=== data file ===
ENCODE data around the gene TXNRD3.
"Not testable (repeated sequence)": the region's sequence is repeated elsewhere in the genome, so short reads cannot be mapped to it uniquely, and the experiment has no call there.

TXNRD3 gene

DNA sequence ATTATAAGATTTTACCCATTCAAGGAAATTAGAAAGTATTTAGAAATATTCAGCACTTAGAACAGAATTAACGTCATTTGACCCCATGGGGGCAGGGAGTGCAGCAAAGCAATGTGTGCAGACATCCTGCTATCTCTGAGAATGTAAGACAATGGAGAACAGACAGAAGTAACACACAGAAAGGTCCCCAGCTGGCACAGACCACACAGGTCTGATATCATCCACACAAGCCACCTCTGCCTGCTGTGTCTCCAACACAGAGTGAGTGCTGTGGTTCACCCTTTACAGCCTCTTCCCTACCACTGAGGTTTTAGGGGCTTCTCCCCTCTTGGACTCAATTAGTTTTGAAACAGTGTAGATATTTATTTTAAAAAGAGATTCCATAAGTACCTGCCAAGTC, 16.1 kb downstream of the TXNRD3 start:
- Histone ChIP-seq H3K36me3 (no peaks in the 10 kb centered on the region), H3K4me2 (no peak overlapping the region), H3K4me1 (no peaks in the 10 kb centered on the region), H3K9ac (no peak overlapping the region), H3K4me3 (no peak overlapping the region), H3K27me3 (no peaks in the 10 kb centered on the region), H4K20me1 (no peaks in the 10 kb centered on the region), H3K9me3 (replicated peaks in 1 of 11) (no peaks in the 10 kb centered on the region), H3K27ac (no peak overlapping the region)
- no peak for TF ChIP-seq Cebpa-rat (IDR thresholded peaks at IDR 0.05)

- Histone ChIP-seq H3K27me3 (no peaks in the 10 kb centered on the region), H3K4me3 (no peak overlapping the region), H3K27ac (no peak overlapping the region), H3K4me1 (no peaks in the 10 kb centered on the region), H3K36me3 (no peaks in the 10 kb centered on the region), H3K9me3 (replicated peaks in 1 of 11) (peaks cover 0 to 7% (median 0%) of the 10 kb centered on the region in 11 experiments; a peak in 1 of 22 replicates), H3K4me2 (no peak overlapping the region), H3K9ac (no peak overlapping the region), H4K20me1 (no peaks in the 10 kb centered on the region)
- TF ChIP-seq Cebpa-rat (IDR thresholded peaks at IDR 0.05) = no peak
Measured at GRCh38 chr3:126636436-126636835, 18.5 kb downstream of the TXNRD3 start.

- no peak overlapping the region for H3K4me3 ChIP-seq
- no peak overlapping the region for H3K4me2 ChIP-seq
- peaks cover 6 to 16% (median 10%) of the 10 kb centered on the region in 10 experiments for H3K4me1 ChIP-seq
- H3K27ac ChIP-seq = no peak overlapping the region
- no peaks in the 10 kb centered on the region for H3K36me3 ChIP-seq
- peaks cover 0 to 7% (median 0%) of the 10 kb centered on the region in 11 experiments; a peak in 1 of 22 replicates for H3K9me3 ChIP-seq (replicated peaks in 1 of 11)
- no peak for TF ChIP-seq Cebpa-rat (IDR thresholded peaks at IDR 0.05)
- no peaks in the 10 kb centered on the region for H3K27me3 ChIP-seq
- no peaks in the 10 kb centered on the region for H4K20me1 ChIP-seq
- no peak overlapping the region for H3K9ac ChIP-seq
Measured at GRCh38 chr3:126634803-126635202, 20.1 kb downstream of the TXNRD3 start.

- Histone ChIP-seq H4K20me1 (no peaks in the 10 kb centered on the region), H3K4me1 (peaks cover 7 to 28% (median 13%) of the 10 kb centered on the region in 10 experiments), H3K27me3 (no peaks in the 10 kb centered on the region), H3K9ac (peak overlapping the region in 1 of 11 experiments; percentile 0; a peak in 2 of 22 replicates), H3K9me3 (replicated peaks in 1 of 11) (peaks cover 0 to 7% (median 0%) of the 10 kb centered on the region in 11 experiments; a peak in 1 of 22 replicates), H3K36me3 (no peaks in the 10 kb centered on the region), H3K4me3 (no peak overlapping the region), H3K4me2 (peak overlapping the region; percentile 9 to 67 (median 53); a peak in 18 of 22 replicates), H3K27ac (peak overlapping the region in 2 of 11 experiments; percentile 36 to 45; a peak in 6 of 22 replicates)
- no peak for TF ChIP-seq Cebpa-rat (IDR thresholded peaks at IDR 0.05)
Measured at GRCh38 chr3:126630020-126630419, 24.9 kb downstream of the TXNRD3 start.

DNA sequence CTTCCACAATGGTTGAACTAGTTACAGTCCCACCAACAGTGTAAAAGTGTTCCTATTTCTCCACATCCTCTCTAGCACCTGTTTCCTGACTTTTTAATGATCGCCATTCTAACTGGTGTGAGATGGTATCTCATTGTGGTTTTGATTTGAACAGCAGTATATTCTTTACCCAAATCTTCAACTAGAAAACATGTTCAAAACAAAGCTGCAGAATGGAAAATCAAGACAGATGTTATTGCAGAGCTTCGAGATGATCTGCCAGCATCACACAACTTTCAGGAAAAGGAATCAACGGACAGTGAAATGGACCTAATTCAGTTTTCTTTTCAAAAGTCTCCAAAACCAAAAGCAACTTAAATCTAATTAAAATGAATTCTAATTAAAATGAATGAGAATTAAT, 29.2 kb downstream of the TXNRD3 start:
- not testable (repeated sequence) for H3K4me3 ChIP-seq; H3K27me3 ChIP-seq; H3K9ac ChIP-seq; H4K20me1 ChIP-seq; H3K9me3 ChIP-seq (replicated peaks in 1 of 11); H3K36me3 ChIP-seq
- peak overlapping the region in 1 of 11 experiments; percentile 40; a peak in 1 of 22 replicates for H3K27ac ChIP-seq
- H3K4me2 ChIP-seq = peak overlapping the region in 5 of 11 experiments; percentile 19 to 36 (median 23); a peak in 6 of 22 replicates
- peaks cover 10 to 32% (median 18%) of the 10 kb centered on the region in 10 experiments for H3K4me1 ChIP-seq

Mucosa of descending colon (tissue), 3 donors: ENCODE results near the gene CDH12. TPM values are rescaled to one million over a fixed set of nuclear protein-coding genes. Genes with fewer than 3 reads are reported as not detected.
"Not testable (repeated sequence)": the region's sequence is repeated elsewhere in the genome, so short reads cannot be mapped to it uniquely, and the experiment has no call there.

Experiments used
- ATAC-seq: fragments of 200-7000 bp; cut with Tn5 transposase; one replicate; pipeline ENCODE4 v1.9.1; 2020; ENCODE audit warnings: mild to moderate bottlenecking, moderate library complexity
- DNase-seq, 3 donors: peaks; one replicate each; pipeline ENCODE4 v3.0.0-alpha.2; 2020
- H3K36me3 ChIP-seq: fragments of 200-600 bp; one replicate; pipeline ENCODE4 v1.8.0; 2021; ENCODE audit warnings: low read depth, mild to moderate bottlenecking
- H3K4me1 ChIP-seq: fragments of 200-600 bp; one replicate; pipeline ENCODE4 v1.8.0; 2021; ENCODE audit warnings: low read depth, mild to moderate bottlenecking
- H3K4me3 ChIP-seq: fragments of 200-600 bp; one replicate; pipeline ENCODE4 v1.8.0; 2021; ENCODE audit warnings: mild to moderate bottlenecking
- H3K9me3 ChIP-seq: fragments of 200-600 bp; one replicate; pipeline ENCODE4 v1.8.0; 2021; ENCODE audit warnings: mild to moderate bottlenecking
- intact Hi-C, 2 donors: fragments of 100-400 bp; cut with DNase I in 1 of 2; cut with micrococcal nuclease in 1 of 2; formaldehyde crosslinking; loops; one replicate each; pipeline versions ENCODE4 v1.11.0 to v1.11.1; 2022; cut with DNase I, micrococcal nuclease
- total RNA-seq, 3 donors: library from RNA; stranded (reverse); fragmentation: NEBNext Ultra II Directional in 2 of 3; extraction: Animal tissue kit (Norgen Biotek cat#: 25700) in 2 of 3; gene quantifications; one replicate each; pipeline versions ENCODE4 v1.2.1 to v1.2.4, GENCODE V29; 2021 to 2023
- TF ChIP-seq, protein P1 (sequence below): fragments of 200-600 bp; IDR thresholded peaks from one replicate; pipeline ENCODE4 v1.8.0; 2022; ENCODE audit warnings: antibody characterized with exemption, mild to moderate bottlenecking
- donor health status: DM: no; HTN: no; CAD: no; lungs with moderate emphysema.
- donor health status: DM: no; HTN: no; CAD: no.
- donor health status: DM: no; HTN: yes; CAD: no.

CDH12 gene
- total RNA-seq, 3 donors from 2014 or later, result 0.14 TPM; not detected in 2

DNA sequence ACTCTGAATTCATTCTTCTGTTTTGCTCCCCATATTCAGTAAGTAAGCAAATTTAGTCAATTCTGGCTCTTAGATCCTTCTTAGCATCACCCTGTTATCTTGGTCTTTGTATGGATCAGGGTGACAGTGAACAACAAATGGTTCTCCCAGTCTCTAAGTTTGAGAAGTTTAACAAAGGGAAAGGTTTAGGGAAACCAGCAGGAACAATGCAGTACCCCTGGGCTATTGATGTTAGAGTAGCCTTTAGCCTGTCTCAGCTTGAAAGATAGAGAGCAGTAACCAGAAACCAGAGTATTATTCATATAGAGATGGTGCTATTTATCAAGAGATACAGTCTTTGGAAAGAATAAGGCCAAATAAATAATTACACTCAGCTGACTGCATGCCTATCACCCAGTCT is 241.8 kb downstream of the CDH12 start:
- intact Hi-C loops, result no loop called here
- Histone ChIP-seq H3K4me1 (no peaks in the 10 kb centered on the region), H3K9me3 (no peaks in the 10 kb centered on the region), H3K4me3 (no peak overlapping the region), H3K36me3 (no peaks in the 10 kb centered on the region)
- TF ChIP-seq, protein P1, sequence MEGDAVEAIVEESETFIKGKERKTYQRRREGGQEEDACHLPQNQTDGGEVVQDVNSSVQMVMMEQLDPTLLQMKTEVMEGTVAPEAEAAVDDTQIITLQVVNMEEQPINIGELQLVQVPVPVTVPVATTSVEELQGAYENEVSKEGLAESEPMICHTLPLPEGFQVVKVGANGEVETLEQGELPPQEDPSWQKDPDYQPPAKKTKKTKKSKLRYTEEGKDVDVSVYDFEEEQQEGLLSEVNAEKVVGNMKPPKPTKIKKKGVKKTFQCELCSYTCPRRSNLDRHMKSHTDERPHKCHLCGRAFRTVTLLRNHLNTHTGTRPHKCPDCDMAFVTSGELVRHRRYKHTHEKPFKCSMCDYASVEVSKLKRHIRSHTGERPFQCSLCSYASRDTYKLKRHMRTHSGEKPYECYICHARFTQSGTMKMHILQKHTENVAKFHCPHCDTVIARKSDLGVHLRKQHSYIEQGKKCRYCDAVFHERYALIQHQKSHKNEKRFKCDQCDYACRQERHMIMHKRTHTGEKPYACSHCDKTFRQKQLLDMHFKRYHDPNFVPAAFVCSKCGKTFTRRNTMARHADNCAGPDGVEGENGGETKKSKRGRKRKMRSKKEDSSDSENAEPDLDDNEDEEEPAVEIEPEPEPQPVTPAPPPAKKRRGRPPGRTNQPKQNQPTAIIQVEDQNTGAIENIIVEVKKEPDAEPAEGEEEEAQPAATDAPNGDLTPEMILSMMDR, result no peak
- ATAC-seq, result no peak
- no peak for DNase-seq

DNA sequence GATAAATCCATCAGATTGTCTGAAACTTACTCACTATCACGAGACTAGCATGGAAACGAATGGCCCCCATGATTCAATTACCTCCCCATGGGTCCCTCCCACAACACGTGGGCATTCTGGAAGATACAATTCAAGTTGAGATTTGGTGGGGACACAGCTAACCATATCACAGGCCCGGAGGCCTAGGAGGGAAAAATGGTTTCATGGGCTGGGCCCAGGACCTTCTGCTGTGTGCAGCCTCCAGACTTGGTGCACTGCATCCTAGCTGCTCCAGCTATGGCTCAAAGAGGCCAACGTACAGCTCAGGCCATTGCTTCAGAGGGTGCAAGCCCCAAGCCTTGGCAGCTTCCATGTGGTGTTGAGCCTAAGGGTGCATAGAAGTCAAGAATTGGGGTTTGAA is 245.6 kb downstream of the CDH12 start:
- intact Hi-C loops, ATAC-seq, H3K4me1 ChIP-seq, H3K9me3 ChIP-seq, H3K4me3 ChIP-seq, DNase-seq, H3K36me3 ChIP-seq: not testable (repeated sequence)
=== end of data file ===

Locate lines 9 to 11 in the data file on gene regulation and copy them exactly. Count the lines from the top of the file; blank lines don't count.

Measured at GRCh38 chr3:126636436-126636835, 18.5 kb downstream of the TXNRD3 start.

- no peak overlapping the region for H3K4me3 ChIP-seq
- no peak overlapping the region for H3K4me2 ChIP-seq